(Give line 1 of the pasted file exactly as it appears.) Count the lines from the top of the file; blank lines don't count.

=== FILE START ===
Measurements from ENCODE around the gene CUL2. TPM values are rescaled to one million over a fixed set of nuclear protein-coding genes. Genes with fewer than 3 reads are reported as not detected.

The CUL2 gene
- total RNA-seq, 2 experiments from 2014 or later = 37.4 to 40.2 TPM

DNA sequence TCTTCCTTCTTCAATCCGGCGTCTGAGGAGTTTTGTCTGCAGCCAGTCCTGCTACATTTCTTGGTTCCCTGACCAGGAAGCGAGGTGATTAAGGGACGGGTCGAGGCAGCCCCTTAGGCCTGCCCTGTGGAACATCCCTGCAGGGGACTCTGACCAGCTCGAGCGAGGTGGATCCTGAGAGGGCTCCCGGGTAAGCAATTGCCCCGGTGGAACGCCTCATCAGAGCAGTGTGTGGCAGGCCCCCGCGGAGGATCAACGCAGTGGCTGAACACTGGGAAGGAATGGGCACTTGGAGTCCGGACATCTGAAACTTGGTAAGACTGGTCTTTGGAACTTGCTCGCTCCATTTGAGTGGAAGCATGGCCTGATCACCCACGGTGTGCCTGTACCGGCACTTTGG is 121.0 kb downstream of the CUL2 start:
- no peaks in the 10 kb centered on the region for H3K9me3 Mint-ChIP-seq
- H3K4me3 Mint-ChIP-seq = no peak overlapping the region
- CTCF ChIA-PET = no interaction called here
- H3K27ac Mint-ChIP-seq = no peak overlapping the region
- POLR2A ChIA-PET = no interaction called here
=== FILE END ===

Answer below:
Measurements from ENCODE around the gene CUL2. TPM values are rescaled to one million over a fixed set of nuclear protein-coding genes. Genes with fewer than 3 reads are reported as not detected.